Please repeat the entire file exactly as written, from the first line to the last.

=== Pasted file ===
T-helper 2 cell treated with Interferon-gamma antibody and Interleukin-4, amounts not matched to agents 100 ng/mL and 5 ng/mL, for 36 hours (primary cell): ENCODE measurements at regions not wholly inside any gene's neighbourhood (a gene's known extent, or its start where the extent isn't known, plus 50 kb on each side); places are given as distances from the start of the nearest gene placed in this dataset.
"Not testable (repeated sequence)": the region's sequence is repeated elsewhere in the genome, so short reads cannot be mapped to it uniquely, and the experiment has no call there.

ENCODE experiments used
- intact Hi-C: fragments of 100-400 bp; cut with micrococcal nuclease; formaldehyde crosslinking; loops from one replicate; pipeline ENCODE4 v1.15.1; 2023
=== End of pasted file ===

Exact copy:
T-helper 2 cell treated with Interferon-gamma antibody and Interleukin-4, amounts not matched to agents 100 ng/mL and 5 ng/mL, for 36 hours (primary cell): ENCODE measurements at regions not wholly inside any gene's neighbourhood (a gene's known extent, or its start where the extent isn't known, plus 50 kb on each side); places are given as distances from the start of the nearest gene placed in this dataset.
"Not testable (repeated sequence)": the region's sequence is repeated elsewhere in the genome, so short reads cannot be mapped to it uniquely, and the experiment has no call there.

ENCODE experiments used
- intact Hi-C: fragments of 100-400 bp; cut with micrococcal nuclease; formaldehyde crosslinking; loops from one replicate; pipeline ENCODE4 v1.15.1; 2023